I always slip the first stitch as it appears on the next row. Say, if the first stitch was a knit, I’d slip knitwise, if it was a purl, I slip purlwise, and that gives a very neat edge. Try it out, you won’t be sorry! But, like Merigold said, if you’re seaming, it really doesn’t matter because it won’t show. When you slip the stitches, be sure to pull them a bit tight to keep the edge nice and neat.
I don’t slip the edge stitches either, they turn out looser than the rest and just don’t look as good. I found that by pulling slightly on the first stitch, it tightens up the stitch below it (last one on previous row) and my edges are nice and neat. I did try slipping on an entrelac scarf I made, and while it was easier to pick up the stitches on the slipped edge, and looked nice on the back side, the next stitches in were uneven and pulled out of shape. So I did the edges without slipping.
Check out Annie Modesitt’s gorgeous slip stitch edging, in her Backyard Leaves pattern in Scarf Style and free online I think in her Alison’s Scarf.
If I slip it looks worse than if I just knit them. It’s good to know I’m not the only one!
Thanks for the help you guys, but the reason why I began using selvage to begin with was because of how messy my regular end stitches looked. I guess seaming would probably help with the back, but the for front’s of the sweater that wont be seamed I guess I would just be winging it.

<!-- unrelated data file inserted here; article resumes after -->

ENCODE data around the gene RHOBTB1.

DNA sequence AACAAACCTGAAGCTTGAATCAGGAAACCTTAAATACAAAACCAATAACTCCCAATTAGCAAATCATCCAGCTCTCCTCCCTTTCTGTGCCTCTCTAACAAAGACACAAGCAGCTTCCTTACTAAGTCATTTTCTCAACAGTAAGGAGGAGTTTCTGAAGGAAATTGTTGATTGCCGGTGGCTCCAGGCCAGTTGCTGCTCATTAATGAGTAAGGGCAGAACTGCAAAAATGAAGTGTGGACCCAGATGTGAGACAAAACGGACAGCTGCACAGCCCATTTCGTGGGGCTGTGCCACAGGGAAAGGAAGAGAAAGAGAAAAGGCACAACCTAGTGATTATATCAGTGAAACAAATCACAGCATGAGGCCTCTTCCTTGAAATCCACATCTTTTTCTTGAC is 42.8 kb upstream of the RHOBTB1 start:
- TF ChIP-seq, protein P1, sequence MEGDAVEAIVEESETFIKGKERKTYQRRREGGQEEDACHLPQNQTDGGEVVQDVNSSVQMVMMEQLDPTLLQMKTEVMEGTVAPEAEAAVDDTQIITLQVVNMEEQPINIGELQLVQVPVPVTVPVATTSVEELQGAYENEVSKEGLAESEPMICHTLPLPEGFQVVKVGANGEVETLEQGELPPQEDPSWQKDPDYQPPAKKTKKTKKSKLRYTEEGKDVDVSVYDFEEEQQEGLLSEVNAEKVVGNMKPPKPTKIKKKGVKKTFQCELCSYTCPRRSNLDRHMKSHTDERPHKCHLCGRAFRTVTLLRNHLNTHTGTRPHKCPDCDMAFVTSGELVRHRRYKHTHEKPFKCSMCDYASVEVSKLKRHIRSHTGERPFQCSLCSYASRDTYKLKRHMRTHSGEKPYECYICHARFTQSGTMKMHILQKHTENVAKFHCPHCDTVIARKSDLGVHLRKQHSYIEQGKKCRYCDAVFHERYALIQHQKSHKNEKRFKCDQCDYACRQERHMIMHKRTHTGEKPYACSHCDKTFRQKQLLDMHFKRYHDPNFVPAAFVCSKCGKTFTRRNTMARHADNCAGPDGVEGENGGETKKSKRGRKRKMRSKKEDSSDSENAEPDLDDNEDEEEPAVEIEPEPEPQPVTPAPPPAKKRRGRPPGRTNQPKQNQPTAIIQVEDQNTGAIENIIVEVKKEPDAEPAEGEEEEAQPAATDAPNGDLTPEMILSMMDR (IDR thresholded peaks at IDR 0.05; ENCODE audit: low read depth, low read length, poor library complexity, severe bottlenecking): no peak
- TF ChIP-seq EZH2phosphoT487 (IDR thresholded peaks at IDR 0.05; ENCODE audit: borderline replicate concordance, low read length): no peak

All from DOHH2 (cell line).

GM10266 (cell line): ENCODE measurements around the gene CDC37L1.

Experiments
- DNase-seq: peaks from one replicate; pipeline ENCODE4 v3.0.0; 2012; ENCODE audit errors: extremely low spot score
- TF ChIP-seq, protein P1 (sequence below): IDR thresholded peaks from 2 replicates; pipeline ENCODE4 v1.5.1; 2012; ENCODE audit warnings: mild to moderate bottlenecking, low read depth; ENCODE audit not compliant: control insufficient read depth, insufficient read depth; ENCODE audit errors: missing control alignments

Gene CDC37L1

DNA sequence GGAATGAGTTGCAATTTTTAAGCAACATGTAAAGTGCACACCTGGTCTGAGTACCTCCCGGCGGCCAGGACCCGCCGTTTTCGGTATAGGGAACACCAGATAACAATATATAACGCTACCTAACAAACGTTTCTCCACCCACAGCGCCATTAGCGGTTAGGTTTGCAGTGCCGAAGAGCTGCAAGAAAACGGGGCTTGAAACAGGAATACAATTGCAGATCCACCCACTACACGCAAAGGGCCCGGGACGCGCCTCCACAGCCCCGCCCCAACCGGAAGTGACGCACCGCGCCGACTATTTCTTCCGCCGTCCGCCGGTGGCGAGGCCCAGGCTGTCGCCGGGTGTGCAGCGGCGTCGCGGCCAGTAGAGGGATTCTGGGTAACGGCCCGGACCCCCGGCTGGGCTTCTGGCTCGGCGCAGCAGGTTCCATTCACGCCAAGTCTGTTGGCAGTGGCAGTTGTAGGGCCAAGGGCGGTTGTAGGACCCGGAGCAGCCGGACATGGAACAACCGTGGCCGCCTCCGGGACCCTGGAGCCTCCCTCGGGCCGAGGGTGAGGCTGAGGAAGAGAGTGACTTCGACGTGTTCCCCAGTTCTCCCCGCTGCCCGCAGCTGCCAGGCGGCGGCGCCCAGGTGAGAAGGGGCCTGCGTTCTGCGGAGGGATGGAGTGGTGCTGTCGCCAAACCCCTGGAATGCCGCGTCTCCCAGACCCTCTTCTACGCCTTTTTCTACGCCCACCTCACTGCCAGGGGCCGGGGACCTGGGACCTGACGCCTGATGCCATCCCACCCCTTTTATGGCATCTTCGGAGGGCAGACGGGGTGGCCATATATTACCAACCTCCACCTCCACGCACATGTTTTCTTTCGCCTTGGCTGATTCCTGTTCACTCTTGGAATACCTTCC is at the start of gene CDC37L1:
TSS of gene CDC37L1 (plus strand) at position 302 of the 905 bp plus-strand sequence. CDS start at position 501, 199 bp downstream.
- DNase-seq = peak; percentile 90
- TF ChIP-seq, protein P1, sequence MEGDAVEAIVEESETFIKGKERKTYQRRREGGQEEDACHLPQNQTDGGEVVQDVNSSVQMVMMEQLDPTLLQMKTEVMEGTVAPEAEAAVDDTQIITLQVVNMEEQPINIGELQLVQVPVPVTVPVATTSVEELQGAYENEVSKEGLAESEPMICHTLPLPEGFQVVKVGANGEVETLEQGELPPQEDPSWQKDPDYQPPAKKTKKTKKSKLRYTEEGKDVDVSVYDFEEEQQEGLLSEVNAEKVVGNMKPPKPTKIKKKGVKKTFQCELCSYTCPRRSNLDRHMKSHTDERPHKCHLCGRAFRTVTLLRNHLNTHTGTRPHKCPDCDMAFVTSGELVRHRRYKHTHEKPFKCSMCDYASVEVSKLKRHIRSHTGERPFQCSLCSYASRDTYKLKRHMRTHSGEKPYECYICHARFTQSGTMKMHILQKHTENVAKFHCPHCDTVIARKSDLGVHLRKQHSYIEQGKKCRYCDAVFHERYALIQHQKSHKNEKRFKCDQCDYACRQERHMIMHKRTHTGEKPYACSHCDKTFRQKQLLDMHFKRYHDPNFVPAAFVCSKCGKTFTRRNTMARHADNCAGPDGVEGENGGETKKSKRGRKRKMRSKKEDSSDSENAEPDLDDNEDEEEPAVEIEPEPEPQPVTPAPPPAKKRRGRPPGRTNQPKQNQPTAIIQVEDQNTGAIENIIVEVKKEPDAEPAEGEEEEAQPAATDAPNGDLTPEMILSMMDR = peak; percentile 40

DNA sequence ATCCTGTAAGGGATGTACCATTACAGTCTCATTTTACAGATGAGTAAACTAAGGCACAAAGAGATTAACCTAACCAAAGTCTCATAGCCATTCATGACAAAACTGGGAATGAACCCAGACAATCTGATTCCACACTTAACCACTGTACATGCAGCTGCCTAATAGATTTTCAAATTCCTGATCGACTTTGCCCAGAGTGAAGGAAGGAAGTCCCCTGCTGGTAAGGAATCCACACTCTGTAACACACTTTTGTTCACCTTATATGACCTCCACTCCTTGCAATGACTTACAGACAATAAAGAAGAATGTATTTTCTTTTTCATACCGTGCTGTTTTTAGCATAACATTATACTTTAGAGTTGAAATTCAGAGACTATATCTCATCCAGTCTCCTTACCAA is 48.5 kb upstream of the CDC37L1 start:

For loose end of the row stitches, pull a little extra on the [B]first[/B] stitch on each row, and knit the next couple stitches a little tighter. That helps with the slack in the yarn that works it’s way across the row resulting in loose end stitches.
This is the exact problem I’m searching an answer for. I haven’t found a solution yet. I’d like to make a few scarfs for friends and charity, so looking for a way to make the stitch next-in from the edge stitch the same size as the rest. I hope someone can help on this matter.
A technique I learned from Meg Swansen-Purl the last stitch through the back, and then slip the first stitch knitwise. You get a [I]gorgeous[/I] edge this way.